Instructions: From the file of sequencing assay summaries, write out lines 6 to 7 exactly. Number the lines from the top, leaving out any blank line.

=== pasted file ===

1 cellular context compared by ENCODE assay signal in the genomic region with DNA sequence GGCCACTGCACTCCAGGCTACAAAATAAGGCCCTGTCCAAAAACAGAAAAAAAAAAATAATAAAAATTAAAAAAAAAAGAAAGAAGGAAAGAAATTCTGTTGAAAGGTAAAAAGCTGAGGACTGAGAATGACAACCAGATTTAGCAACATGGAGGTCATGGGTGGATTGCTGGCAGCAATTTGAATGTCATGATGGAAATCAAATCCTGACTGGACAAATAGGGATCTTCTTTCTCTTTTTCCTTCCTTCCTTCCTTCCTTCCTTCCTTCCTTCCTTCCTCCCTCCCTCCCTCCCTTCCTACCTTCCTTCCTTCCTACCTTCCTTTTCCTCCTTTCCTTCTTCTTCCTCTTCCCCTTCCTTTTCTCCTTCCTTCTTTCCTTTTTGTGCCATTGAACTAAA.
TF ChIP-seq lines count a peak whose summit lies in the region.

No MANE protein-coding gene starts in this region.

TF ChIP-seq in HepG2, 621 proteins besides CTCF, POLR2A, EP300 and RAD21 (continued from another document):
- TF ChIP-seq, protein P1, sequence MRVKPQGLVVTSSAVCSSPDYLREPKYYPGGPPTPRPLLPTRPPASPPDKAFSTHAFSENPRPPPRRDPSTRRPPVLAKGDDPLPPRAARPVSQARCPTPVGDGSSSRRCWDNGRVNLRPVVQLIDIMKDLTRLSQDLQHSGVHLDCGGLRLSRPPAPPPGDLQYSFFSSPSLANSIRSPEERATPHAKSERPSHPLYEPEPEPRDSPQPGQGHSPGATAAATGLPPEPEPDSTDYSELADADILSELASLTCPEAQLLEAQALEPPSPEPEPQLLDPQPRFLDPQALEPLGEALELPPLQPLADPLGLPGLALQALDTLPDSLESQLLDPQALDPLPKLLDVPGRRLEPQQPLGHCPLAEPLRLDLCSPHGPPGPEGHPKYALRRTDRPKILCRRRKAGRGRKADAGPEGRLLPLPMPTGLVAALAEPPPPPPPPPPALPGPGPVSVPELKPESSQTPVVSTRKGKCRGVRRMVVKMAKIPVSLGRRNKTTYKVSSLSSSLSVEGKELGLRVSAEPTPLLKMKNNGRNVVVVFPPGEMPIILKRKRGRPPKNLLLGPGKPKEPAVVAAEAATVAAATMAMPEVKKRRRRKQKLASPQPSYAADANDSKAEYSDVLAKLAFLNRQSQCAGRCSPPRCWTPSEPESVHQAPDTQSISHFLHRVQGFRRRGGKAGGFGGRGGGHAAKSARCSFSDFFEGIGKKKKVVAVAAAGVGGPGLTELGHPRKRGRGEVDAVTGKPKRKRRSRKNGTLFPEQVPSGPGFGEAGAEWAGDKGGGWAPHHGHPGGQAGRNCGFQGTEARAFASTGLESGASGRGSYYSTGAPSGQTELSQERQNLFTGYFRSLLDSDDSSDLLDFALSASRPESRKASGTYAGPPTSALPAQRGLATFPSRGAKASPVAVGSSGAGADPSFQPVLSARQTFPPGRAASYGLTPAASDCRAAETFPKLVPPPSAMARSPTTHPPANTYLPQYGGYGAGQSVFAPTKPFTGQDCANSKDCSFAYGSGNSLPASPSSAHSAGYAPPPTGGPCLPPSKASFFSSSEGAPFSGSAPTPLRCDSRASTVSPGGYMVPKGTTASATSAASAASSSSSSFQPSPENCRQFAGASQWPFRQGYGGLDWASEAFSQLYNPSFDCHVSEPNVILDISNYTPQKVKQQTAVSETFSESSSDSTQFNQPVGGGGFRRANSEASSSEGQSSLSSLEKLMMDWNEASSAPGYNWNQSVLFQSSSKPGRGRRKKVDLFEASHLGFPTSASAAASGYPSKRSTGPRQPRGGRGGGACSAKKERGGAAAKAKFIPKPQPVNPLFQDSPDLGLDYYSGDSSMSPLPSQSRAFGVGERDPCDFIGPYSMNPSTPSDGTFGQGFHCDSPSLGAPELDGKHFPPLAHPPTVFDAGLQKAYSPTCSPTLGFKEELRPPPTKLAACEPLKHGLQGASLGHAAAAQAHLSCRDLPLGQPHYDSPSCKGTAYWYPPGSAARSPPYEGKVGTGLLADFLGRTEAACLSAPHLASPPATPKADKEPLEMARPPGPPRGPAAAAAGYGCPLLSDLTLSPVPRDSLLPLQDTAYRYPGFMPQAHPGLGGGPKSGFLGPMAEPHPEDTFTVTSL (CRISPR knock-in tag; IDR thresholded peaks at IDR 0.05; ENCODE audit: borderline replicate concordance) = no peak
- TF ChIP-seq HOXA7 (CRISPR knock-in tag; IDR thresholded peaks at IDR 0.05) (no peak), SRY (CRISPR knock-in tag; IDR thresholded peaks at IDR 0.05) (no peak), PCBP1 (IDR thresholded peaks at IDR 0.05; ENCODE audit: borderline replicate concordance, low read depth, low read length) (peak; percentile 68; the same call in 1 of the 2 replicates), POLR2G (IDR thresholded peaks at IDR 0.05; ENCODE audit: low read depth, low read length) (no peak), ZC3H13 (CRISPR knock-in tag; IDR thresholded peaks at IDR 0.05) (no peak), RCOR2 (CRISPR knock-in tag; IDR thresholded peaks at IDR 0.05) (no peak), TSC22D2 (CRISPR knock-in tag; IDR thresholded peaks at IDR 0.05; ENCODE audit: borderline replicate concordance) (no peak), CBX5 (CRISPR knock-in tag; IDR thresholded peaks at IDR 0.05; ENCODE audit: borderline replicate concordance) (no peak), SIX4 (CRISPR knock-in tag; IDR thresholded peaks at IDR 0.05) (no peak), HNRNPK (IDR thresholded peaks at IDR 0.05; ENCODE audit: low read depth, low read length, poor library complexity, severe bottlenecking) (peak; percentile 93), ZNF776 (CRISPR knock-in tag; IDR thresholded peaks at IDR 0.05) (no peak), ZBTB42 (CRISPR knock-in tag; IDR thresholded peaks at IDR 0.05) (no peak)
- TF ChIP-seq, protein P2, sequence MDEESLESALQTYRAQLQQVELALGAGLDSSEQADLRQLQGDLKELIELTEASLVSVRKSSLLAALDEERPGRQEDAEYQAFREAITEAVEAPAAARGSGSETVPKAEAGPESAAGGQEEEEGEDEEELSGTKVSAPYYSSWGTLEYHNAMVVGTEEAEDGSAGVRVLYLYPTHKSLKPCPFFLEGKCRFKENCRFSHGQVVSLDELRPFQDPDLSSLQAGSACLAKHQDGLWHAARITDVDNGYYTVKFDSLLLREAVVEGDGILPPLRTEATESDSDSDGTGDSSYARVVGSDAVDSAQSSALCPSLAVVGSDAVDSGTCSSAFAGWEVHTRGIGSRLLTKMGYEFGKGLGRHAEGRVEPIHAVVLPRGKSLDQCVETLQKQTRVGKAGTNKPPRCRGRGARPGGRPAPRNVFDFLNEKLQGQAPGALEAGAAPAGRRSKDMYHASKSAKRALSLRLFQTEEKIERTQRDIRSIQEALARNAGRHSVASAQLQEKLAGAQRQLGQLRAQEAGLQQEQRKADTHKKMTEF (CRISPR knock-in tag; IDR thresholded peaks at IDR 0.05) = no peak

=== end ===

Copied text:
- TF ChIP-seq HOXA7 (CRISPR knock-in tag; IDR thresholded peaks at IDR 0.05) (no peak), SRY (CRISPR knock-in tag; IDR thresholded peaks at IDR 0.05) (no peak), PCBP1 (IDR thresholded peaks at IDR 0.05; ENCODE audit: borderline replicate concordance, low read depth, low read length) (peak; percentile 68; the same call in 1 of the 2 replicates), POLR2G (IDR thresholded peaks at IDR 0.05; ENCODE audit: low read depth, low read length) (no peak), ZC3H13 (CRISPR knock-in tag; IDR thresholded peaks at IDR 0.05) (no peak), RCOR2 (CRISPR knock-in tag; IDR thresholded peaks at IDR 0.05) (no peak), TSC22D2 (CRISPR knock-in tag; IDR thresholded peaks at IDR 0.05; ENCODE audit: borderline replicate concordance) (no peak), CBX5 (CRISPR knock-in tag; IDR thresholded peaks at IDR 0.05; ENCODE audit: borderline replicate concordance) (no peak), SIX4 (CRISPR knock-in tag; IDR thresholded peaks at IDR 0.05) (no peak), HNRNPK (IDR thresholded peaks at IDR 0.05; ENCODE audit: low read depth, low read length, poor library complexity, severe bottlenecking) (peak; percentile 93), ZNF776 (CRISPR knock-in tag; IDR thresholded peaks at IDR 0.05) (no peak), ZBTB42 (CRISPR knock-in tag; IDR thresholded peaks at IDR 0.05) (no peak)
- TF ChIP-seq, protein P2, sequence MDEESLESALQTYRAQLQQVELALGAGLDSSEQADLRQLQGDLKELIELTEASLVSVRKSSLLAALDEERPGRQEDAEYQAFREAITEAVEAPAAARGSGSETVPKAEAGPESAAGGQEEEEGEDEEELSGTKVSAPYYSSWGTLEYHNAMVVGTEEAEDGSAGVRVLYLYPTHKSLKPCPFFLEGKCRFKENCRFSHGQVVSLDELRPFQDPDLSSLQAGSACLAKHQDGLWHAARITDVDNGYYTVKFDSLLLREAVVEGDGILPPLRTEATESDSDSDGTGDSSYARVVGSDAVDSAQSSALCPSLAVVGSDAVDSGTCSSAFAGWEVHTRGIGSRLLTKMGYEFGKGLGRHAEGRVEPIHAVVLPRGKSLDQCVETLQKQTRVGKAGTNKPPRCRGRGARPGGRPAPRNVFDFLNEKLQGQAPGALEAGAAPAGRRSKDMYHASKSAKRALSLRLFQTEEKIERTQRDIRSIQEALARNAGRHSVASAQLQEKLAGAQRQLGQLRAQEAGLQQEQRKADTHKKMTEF (CRISPR knock-in tag; IDR thresholded peaks at IDR 0.05) = no peak